53 Million Artists is an action research project and social movement that is both about and emerging out of everyday life. 53 Million Artists seeks to address constraining attitudes, practices and behaviours of the monotonous everyday to incite people to be more engaged and imaginative through harnessing creative agency.
By suggesting a range of ‘creative challenges’ (from photography to going on a walk), participants are encouraged to upload a post describing their experience, with a photo or video if they wish to, onto the 53 Million Artists website. This straightforward process has been captured in the following instructions: “Make time. Do Stuff. Think about it. Share it.” By making an intervention, we are critiquing institutional discrimination on a societal level, and the everyday habits on an individual level that reinforce the status quo, though promoting creative practice as force of for the potential transformation of everyday life.
53 Million Artists was created by two former arts organisations leaders who were frustrated with the direction in which the ‘the arts’ was going. One of them took time out from her everyday job and dedicated time to ‘creative challenges’ set by family, friends and co-workers. It was during this time of ‘defamiliarisation’ (Lefebvre, 1991a) that she was re-enchanted with art and recognised herself as an artist who had lost her creative disposition and tendencies. Perceiving art as a universal human capacity, rather than belonging to the gifted few she worked with in her everyday job, she sought to establish a movement that would inspire the whole population of England (53 million) to identify as artists and experience the personal transformation of everyday life that had so profoundly affected her.
Creating a platform and campaign to communicate this message has brought on board a team of helpers, as well as researchers to record and analyse the development and success of this movement. As the name suggests, the focus is on being an artist, rather than the artwork. As such, the slogan “just do it” is significant in simply encouraging people to challenge themselves and do something different from their everyday life, without focusing on the result and whether it is ‘good’ or ‘beautiful’ or not.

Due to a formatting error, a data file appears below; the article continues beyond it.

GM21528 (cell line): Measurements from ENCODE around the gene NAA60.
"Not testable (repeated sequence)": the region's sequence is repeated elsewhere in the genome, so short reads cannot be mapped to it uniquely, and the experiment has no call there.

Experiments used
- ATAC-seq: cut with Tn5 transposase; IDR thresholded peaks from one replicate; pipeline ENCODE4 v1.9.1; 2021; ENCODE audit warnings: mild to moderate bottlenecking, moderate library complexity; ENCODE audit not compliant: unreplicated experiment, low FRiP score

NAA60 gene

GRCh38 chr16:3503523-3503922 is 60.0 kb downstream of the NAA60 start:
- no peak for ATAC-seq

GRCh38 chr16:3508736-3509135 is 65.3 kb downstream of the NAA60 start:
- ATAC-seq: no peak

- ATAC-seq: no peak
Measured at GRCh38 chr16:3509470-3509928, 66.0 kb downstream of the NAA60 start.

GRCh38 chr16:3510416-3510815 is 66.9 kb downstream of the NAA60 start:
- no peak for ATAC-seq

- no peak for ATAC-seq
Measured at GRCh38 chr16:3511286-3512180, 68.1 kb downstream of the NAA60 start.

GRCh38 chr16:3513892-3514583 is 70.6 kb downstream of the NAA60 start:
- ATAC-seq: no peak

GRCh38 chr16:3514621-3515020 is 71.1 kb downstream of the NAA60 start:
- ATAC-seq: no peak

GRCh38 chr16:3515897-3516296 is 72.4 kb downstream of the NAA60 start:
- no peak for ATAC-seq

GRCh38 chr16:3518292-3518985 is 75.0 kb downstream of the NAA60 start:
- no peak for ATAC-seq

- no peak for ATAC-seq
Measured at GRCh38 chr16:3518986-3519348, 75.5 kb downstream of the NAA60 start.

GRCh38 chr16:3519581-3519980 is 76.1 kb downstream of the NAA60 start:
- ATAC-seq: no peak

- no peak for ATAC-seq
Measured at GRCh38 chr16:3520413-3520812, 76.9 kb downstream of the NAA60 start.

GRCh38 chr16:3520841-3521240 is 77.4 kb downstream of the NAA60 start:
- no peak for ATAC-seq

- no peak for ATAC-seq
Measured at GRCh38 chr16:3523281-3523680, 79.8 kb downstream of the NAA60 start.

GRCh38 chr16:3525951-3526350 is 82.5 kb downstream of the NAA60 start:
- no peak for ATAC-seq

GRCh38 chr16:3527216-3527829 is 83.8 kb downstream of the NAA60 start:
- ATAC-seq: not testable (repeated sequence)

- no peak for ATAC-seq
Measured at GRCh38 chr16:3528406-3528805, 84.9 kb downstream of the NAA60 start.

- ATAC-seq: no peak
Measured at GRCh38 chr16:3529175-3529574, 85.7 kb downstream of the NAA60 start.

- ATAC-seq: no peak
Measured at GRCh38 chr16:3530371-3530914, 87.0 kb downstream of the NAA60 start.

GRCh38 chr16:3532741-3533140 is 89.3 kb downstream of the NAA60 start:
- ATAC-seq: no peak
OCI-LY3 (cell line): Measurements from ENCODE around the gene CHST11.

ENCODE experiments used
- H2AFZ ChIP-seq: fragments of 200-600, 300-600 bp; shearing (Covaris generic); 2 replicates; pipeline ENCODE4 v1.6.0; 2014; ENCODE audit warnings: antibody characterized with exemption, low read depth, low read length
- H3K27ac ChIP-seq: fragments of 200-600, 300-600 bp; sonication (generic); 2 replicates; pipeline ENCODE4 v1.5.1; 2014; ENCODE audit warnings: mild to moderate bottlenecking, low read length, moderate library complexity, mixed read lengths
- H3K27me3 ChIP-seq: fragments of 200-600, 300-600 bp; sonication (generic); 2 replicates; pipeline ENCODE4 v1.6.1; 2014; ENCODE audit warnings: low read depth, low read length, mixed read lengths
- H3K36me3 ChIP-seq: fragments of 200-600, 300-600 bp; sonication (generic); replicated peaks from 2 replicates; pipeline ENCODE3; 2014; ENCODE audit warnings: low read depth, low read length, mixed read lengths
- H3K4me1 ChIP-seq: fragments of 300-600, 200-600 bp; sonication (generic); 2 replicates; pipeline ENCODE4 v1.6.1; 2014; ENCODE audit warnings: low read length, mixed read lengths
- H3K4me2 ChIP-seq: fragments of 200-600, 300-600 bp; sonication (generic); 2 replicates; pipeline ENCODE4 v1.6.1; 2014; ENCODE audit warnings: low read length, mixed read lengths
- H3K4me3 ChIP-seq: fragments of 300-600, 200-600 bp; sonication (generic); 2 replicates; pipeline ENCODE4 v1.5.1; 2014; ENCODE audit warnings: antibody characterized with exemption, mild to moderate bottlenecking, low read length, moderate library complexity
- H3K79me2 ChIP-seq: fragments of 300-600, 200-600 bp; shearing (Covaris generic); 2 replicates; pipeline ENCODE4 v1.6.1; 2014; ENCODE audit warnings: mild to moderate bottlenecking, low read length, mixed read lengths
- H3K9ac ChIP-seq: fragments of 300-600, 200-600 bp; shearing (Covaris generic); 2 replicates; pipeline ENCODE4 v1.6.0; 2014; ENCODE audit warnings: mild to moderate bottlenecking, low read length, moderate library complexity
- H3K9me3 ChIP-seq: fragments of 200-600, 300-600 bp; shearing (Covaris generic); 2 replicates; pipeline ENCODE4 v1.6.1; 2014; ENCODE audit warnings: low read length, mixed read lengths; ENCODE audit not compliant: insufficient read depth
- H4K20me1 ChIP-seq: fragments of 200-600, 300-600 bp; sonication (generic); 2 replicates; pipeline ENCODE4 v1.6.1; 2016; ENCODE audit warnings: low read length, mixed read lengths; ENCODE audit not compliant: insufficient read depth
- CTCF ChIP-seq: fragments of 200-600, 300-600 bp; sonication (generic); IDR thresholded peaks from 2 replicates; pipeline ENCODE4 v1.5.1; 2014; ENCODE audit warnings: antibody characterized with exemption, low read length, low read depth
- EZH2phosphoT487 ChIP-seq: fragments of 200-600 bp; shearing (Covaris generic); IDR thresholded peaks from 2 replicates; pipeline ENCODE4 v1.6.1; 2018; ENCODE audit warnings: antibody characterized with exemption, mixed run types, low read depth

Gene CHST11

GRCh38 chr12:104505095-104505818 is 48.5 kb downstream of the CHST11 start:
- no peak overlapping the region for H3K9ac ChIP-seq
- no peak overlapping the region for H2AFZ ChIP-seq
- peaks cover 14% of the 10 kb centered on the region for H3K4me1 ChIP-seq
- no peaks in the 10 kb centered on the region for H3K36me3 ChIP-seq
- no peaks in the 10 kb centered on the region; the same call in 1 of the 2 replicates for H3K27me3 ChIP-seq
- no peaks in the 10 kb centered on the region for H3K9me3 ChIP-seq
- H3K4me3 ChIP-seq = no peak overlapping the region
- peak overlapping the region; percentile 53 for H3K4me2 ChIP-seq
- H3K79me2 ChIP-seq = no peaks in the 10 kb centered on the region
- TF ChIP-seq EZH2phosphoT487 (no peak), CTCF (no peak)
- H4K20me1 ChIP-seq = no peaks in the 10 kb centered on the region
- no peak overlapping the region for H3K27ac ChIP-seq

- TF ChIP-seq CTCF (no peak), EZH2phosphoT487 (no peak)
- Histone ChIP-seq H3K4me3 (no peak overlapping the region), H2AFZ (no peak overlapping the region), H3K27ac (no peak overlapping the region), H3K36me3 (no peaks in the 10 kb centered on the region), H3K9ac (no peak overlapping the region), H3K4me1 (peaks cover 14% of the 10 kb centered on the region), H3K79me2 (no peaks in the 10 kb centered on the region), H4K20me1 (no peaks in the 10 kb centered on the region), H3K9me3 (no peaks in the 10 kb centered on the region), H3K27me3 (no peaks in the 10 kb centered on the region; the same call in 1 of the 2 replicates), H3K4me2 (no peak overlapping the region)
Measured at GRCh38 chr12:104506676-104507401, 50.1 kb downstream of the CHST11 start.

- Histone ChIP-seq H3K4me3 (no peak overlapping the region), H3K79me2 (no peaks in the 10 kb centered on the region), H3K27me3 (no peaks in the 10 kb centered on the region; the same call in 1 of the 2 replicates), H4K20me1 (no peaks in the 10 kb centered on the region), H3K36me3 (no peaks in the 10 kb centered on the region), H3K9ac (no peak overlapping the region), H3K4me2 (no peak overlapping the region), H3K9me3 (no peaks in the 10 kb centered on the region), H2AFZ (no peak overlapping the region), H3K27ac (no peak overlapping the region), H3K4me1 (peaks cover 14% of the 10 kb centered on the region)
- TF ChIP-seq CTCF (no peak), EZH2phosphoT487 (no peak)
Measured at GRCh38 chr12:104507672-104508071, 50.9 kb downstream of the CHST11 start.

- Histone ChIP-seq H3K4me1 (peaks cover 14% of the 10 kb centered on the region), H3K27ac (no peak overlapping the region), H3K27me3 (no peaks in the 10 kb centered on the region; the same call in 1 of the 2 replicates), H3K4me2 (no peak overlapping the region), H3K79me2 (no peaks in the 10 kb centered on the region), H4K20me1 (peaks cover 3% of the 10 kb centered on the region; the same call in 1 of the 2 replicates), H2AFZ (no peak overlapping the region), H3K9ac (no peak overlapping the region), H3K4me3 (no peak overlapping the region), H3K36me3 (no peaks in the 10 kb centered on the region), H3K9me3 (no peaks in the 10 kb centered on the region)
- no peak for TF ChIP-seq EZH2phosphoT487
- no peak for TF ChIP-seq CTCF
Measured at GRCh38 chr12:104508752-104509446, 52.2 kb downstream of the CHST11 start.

The project asks the simple question, what would life be like if we spent more of our time and energies living as artists – seeing, hearing, and feeling the world more deeply? The French philosopher Henri Lefebvre argued against the separation of art from life and the general fragmentation of human activities in favour of a revolutionary aesthetics of humanist Marxism. He interpreted Marx as expounding a particular artful or aesthetic disposition:
He imagines a society in which everyone would rediscover the spontaneity of natural life and its initial creative drive, and perceive the world through the eyes of an artist, enjoy the sensuous through the eyes of a painter, the ears of a musician and the language of a poet. Once superseded, art would be reabsorbed into an everyday which had been metamorphosed by its fusion with what had hitherto been kept external to it.
It is through this re-absorption or ‘re-habituation’ of art into everyday life, through initiatives such as 53 Million Artists, that dis-alienation can be achieved and lead to human flourishing and thus a transformation of everyday life.
53Million Artists is a practical, applied, theoretical, lived, everyday initiative and communication with a growing public. At a grassroots level, 53 Million Artists has made an intervention at two work organizations based in London, and run workshops, during the four-month pilot phase. The next stage of the project will be expanded to reach a greater diversity of people in terms of age and background as well as geographically, by going into schools, prisons, residential homes, hospitals, businesses and so on. At a national level, it is hoped the project will continue to stimulate conversations and debates about what ‘art’ is and what it means to be an artist.
In the pilot phase, resisting and reclaiming terms such as ‘art’, ‘artist’, and ‘creative’ has been somewhat achieved by calling attention to the privileging of this discourse by pre-existing, occluded or invisible structures and institutions, in what we have identified as ‘artism’.